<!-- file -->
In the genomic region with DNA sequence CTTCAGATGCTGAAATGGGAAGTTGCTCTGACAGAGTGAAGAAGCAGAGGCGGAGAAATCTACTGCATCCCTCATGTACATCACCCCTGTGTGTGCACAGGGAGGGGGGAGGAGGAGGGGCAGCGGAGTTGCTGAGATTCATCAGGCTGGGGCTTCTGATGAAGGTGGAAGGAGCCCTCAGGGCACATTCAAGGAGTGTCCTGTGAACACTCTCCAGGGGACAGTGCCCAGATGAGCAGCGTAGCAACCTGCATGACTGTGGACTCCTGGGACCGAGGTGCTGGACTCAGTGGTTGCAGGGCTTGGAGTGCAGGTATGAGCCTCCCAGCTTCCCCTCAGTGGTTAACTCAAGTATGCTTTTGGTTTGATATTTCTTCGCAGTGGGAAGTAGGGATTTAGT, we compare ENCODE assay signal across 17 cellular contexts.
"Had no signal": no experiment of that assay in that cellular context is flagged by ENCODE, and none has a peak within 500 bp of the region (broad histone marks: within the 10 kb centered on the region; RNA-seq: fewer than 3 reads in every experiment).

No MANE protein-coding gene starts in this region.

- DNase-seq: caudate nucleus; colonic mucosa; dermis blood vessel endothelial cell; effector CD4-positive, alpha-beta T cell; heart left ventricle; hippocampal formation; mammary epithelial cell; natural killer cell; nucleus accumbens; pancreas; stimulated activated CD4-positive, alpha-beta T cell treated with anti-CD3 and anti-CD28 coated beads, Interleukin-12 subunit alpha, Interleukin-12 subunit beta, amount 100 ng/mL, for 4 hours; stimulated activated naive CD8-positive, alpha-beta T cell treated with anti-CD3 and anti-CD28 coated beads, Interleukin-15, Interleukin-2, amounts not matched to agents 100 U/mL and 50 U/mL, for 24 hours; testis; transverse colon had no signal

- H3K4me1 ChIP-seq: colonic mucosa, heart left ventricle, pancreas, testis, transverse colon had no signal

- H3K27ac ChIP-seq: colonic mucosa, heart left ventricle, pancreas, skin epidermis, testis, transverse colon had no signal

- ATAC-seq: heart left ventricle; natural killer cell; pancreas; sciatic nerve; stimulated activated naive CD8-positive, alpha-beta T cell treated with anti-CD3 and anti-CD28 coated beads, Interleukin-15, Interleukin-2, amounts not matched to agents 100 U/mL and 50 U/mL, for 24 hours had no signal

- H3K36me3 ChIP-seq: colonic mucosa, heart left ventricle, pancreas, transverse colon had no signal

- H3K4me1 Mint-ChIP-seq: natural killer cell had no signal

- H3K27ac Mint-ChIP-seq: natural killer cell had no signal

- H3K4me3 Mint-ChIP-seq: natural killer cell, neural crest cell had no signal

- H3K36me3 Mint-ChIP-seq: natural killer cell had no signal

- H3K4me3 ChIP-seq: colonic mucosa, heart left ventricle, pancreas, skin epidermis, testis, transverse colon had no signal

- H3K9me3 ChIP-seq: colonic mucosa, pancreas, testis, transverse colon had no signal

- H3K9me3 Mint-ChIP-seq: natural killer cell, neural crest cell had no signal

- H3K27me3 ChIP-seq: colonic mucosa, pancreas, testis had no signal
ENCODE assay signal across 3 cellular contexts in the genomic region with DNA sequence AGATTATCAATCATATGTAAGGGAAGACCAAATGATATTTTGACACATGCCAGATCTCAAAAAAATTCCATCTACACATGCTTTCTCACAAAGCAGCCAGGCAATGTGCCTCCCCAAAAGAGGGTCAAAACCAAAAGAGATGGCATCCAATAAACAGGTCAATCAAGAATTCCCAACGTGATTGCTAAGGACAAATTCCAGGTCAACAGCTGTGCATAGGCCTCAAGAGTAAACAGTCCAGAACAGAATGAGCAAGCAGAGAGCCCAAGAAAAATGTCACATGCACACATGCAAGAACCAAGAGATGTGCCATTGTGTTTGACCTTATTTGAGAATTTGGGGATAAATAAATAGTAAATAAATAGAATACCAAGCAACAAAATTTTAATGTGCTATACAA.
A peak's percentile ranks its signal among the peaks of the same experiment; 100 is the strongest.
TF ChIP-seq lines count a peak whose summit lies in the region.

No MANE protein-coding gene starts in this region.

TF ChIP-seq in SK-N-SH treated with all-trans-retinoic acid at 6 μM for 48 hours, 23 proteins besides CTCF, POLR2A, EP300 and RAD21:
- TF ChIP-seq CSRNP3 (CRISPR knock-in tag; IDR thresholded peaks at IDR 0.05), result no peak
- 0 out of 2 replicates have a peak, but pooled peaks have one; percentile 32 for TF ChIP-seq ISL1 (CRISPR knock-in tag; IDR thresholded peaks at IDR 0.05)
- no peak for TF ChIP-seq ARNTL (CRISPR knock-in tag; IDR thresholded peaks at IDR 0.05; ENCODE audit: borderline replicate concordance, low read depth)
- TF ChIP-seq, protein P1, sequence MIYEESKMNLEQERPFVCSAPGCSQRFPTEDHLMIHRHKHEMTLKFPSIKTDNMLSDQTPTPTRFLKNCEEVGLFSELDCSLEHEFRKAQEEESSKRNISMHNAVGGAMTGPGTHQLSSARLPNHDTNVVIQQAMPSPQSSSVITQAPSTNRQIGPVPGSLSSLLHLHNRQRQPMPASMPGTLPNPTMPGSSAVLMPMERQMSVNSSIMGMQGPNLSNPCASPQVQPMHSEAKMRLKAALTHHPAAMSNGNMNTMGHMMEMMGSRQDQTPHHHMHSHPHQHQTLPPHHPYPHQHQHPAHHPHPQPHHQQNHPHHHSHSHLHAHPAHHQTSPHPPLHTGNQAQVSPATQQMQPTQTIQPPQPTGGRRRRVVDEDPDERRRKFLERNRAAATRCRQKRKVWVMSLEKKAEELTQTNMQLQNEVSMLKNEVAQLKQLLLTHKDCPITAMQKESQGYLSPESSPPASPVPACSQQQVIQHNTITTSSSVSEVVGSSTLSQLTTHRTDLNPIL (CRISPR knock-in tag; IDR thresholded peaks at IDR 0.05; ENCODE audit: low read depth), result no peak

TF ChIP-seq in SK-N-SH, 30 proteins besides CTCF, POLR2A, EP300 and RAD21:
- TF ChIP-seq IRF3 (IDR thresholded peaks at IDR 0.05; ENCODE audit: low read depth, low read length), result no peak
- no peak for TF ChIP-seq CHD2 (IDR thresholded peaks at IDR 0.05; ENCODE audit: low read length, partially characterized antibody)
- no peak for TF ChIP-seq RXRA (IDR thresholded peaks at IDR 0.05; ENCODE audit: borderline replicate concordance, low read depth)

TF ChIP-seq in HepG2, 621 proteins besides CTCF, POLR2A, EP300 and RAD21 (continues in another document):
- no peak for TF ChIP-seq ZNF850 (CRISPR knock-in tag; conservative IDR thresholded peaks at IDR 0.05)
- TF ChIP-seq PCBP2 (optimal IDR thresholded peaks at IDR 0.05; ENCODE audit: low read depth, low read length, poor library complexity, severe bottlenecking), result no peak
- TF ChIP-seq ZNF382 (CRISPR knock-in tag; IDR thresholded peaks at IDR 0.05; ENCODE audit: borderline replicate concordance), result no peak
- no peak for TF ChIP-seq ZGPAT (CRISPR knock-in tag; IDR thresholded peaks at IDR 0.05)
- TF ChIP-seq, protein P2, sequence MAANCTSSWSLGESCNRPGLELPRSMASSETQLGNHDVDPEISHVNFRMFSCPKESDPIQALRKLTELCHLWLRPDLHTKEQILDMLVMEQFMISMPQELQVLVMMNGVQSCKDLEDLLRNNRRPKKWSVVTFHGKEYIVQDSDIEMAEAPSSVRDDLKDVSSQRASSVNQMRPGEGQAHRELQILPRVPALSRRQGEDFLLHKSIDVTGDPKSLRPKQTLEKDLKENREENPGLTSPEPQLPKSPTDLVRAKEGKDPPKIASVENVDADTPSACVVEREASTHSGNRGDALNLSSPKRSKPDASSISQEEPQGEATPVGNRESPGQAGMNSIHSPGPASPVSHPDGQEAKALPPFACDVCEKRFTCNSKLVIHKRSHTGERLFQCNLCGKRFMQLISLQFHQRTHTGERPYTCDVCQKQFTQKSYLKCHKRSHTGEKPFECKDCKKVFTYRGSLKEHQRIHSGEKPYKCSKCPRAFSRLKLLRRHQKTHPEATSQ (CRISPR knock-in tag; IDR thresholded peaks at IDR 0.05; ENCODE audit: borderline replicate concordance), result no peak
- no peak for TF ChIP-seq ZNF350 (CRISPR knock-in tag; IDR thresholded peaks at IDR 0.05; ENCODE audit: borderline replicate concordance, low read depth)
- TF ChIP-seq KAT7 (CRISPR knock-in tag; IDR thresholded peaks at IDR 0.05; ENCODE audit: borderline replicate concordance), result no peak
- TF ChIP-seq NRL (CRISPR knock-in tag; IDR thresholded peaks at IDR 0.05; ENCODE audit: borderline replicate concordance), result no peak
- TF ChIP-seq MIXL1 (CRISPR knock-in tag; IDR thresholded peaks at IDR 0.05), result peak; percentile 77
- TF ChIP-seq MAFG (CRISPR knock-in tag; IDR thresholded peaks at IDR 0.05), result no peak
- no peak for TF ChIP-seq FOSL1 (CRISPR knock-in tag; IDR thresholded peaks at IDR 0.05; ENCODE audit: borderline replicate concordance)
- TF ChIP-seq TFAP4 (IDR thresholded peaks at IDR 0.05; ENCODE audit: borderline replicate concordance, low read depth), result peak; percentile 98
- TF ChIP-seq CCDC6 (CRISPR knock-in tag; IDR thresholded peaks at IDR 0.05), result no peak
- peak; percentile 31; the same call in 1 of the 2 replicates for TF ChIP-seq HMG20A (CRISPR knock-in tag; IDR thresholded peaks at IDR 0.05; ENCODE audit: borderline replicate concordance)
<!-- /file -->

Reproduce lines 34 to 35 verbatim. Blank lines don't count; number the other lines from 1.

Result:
- no peak for TF ChIP-seq ZGPAT (CRISPR knock-in tag; IDR thresholded peaks at IDR 0.05)
- TF ChIP-seq, protein P2, sequence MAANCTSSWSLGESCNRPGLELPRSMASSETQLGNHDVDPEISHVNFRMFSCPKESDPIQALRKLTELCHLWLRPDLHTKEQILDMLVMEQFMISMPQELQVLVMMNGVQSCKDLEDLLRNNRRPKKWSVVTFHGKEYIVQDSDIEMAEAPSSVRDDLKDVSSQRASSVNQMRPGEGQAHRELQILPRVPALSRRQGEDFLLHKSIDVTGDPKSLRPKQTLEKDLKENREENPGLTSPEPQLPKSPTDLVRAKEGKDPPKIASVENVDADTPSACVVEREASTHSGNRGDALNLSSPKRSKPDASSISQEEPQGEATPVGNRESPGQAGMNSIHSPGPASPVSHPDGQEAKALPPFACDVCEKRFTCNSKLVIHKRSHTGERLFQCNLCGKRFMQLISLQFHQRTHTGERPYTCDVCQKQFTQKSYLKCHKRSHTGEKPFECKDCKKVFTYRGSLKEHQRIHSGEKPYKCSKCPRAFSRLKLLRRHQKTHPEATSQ (CRISPR knock-in tag; IDR thresholded peaks at IDR 0.05; ENCODE audit: borderline replicate concordance), result no peak